Turbulent times for pay forecasting and the National Living Wage
Our Head of HR Services, Tim Knowles, takes a look at the pay outlook for the coming months and considers the likely increase to the National Living Wage from April 2022.
September is often a month in which financial projections for the following year are reviewed by organisations and pay forecasts play an important role in that financial planning. Payroll is for many organisations their largest single line of expenditure.
Pay forecasting is never easy. It isn’t normally linked to isolated simple factors. Most people look at what is happening in terms of inflation in the economy. Where prices are rising, people generally need pay rises to stand still to afford this year what they could afford last.
Recruiting and retaining employees is also a market in itself, and most organisations look to each other to see what pay increases are generally being made, for example by looking at average earnings within the economy and reviewing pay awards. Pay award data is usually looked at from a sector-by-sector perspective.
Finally, organisations will normally look at the above information alongside what they can afford. Whatever is happening in the economy, affordability will have an impact on what an employer can realistically budget for and pay.
That is not to say there will not be other factors which will be taken into account. Recruitment pressures are a good example. National living wage is another. However, these factors more commonly lead to some tailoring of pay awards, where perhaps different levels of increase are applied only to a targeted area.
Inflation is turning out to be volatile. Pay determinations tend to have been made using CPI (Consumer Prices Index) rather than RPI (Retail Price Index) in more recent years. This is due to the fact that RPI has been discredited and dropped by the ONS as an official national statistic (although it is still calculated and published).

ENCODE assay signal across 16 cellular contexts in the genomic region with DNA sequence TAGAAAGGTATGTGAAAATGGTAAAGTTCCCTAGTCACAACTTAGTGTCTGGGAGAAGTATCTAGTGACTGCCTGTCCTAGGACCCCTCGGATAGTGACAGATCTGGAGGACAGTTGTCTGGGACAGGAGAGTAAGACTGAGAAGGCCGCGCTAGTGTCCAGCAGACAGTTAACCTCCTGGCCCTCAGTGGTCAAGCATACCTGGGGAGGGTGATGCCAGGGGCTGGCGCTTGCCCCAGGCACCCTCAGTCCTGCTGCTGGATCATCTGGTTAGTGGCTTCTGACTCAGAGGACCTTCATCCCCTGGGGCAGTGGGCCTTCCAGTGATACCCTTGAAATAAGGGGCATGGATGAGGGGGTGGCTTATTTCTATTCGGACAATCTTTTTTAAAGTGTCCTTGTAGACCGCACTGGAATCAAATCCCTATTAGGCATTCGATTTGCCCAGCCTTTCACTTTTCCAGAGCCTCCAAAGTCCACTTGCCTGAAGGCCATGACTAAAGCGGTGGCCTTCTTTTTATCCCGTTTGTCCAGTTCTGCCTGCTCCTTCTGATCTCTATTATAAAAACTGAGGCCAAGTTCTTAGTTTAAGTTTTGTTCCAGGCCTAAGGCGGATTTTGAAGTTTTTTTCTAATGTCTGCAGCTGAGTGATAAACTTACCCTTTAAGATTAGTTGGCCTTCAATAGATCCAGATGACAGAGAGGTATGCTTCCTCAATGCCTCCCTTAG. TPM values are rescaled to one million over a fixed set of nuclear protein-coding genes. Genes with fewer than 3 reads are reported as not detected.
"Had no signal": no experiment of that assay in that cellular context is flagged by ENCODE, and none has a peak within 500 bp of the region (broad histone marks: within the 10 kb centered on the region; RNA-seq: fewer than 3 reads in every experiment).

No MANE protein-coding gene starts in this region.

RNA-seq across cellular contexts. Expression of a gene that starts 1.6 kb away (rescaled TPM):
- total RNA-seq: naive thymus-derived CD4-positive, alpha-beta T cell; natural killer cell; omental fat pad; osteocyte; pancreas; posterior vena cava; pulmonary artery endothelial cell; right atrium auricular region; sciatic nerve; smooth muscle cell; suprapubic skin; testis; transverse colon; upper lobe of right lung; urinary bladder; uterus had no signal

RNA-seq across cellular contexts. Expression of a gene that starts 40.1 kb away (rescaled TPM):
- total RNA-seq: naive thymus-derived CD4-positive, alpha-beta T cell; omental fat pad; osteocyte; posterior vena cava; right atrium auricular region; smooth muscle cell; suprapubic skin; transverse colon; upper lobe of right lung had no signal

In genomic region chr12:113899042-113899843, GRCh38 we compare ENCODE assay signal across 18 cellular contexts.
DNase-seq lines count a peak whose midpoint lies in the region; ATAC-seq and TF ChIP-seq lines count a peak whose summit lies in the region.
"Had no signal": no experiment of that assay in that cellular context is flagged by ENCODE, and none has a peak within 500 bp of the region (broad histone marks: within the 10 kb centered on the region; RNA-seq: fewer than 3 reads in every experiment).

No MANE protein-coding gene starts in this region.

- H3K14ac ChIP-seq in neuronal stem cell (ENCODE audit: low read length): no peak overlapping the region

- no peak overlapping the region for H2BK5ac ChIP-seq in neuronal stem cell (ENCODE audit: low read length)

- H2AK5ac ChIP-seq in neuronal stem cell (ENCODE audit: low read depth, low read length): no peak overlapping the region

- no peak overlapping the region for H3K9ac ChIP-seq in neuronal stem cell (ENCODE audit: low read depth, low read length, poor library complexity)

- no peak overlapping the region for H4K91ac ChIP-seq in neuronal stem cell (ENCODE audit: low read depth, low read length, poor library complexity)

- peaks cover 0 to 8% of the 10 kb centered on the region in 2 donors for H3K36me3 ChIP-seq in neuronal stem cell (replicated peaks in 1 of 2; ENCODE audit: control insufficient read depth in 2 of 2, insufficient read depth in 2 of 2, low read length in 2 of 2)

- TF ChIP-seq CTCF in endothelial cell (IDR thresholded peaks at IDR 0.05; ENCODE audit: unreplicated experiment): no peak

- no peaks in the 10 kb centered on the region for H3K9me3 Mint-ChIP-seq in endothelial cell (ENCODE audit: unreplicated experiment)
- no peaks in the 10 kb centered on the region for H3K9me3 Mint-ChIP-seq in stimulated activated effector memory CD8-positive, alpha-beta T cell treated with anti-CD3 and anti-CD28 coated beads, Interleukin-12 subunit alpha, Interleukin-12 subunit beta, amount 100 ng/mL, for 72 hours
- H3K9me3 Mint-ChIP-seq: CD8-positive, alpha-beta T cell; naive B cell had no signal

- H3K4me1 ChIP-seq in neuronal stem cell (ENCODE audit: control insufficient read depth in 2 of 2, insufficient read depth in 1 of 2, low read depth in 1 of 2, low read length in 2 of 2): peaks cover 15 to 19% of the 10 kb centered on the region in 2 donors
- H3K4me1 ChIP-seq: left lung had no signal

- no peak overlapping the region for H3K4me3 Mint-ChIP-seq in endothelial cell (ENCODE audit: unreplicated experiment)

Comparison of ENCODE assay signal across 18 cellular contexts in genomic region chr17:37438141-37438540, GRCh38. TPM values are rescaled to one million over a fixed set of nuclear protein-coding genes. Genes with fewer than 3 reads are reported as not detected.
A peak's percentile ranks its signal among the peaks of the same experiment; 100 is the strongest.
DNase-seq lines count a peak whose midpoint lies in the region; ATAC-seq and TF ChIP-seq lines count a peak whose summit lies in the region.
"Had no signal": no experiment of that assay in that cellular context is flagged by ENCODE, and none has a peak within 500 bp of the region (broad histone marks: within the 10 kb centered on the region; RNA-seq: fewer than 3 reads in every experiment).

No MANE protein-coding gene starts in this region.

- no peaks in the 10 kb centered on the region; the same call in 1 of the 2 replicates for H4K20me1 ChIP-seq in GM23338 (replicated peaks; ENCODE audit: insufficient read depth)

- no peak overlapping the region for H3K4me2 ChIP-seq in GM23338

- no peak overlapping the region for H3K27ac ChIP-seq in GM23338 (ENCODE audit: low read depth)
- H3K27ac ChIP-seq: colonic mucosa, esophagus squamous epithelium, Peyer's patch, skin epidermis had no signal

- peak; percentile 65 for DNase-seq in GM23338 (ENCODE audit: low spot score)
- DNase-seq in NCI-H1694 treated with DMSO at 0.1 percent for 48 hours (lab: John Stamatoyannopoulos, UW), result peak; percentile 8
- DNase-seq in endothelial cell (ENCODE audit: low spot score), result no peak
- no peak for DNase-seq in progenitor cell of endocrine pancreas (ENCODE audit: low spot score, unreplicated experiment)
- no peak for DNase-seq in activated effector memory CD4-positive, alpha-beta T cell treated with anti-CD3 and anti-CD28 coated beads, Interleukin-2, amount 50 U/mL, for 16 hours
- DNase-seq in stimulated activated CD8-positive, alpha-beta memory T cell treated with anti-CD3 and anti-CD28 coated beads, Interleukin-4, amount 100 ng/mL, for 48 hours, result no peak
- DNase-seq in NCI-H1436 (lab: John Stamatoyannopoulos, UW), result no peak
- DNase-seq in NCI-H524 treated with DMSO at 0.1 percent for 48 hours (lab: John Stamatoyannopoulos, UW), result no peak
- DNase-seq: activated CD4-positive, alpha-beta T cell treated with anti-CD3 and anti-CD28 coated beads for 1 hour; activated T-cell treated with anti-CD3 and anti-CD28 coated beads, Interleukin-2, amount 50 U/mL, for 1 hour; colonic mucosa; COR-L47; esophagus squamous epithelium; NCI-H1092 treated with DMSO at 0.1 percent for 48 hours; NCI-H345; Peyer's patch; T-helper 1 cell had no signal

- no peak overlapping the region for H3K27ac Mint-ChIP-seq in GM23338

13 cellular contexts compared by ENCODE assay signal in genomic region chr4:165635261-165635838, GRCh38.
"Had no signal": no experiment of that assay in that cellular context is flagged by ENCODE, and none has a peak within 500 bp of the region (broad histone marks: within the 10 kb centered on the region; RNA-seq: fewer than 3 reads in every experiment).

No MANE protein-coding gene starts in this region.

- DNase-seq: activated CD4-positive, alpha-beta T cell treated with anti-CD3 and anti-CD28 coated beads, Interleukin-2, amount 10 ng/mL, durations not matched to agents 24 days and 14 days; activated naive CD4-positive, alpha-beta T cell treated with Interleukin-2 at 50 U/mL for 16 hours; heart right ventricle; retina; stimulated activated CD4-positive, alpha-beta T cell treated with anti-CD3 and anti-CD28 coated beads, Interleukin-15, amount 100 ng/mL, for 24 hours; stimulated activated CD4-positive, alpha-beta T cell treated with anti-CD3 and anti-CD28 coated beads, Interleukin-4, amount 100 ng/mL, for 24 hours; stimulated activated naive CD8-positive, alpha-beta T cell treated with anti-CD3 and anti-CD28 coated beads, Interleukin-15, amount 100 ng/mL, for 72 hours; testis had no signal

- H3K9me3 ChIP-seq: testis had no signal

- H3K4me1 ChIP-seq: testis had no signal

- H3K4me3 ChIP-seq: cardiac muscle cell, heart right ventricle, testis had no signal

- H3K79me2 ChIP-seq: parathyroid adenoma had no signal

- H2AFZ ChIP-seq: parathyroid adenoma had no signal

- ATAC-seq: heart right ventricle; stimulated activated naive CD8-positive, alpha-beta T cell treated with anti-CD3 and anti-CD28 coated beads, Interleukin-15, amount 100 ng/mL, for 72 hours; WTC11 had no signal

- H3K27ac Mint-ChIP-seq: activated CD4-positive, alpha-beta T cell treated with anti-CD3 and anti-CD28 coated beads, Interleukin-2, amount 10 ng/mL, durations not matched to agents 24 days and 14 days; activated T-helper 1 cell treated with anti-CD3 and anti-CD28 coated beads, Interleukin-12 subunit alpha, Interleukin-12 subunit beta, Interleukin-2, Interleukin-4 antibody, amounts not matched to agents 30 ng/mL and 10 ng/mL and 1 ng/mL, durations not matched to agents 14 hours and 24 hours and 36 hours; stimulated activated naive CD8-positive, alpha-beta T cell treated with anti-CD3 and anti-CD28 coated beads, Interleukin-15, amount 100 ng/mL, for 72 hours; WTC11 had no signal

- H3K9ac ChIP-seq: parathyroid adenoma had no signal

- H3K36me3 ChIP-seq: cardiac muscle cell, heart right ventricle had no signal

RPI uses the Carli formula. Putting it simply, the problem with that formula is that it takes into account price rises in goods but does not then factor circumstances where prices return to normal. On average it is believed that the RPI measure has overestimated price inflation by 0.7% annually.
CPI tends to be lower, but CPI has consistently been rising since the economy began to open up in March 2021. It has travelled over that period from below 1% to now standing at 3.2% (August 2021). Forecasts for next year seem to indicate a predicted range of 3% to 4% for 2022. August’s figures are the largest jump on record; from 2% to 3.2% in one month.
Pay rises have remained stubbornly low lately, with market data hovering around 2%. Contrast this with average earnings; 8.3% higher in July 2021 compared with a year earlier.
To a degree, we need to take average earnings with a pinch of salt. It is acknowledged that the present figures are being influenced by the pandemic in two ways. Firstly, through the “base effect”, which means that we are comparing pay at this time with a period last year where people were more likely to be on furlough or working less hours than they would normally.
Secondly, through the “compositional effect”. This is the tendency for lower paid workers to be the ones suffering unemployment through the pandemic. Those remaining in employment tended to be higher paid, so the average earnings calculation again becomes inflated.